Gorges d'Heric

The Gorges D’Héric France

Gorges d'Heric France

The Gorges D’Héric, France

It’s the 6th August 2022 and our vanlife diaries are reaching a really exciting destination on our Summer tour. The Gorges d’Héric in Southern France is a place we’ve seen in a Lonely Planet walking book on France. Sometimes, these guides just bring the best locations right to the campervan travel seat and we can’t wait to explore more.

First though, our route to The Gorges d’Héric is taking us from the incredible Cirque de Navacelles through some beautiful scenery. This part of France is hot and arid, yet the beauty shines through in bucket loads. There’s something incredibly raw about the sheer scale of the region and we love it.

Overnight Aire at The Gorges d’Héric, France

By the time we arrive at the car park to The Gorges d’Héric it’s almost 5pm. Now, we’re ready to park up for the night and luckily, there’s overnight parking allowed right here in the parking area. Not only that, but there’s also a dump area, toilets and fresh water tap, making it a pretty good Aire.

There’s a barrier entrance here, which has a young chap waiting for arrivals. Before we know it we’re paying him the 10 Euro fee which lets us stay overnight in the large mixed parking.

However, as we drive through the barrier, we soon realise the parking area is really full. Wow! This place is popular. Luckily, at this time of the day people begin to return to their vehicles and leave after their day out at the Gorges.

This means, we manage to get a spacious place to park, tucked away at the end of the parking area. There’s another British motorhome near us, this is the first British van we’ve seen in a long time. After settling in with a glass of wine, we soon get to chat to our English neighbours.

It’s good to talk and compare travel notes before we say our goodbyes and settle in for the night.

An early start

Unfortunately, we have a really restless night, due to the heat being more intense in this bowl-like setting. August is obviously hot in these parts, but this was really uncomfortable and sticky.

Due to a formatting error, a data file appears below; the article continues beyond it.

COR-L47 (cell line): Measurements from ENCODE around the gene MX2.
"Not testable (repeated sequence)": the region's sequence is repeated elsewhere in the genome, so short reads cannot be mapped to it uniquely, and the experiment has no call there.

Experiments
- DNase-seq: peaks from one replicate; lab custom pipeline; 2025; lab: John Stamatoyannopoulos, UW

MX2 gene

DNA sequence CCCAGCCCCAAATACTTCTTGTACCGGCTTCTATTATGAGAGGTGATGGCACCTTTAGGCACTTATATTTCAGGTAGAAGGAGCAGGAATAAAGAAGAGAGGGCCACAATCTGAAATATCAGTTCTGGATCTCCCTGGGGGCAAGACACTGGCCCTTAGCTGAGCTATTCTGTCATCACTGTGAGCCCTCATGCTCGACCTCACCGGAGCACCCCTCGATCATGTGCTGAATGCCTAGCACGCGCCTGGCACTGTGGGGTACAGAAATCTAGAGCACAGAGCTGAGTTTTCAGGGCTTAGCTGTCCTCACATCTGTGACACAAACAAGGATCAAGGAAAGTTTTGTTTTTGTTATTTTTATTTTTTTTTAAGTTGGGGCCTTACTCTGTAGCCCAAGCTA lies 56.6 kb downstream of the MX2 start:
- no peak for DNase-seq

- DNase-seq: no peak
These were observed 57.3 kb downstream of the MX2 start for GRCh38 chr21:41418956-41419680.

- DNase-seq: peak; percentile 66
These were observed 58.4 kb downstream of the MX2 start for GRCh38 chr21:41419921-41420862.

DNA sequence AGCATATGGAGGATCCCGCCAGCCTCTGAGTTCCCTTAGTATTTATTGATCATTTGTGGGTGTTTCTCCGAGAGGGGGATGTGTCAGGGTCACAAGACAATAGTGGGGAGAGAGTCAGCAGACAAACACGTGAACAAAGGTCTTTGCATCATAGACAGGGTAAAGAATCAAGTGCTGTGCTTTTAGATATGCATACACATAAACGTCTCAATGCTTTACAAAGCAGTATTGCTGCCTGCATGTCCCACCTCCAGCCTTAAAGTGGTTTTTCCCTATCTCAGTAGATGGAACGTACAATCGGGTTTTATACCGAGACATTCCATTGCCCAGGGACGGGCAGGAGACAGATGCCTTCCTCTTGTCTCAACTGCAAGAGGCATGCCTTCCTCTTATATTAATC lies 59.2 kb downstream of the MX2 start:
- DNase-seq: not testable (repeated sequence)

With a new sense of vigour, we’re ready to start the walk which will take us into the heart of the Gorges d’Heric. It’s 8.30am by the time we get moving, a little later than planned due to more talking with our neighbours.

Unbelievably, the car park is empty, showing the difference it makes at this time of day. Fortunately, the air is cool at the moment too, as we wait for the sun to reach the bottom of the Gorges.

Colossal boulders and turquoise waters

Our route today will take us on a 10km one-way return walk, which starts beside the car park. Initially, the tarmac pedestrian track takes a slight uphill effort, passing colossal boulders which line the river bed through the Gorges.

Before long, we’re walking beside numerous turquoise blue swim holes which tumble all the way through the mountain-lined gorges. At this time in the morning, both the light and clarity of the skies are just beautiful.

One thing we notice is how quiet the path and pools are. No doubt later in the morning, the day-trippers, walkers and bathers will be enjoying the fabulous surroundings.

The route beside the tumbling rocky mass just seems never ending, in the best sort of way, it’s simply incredible. We’d like to take a dip in one of the pools which resemble plunge pools from some tropical paradise. However, it’s a little too early still and we want to reach the end of the route – an ancient farming hamlet first.

A remote cafe and turn around point

As the path winds uphill through the gorges, the scenery is ever dramatic at each turn. A few climbers pass by, taking a different path up into the mountains off the main route.

For us the farming hamlet of Héric is both our turn around point and chance for a coffee. As crazy as it seems, there’s actually a cafe here.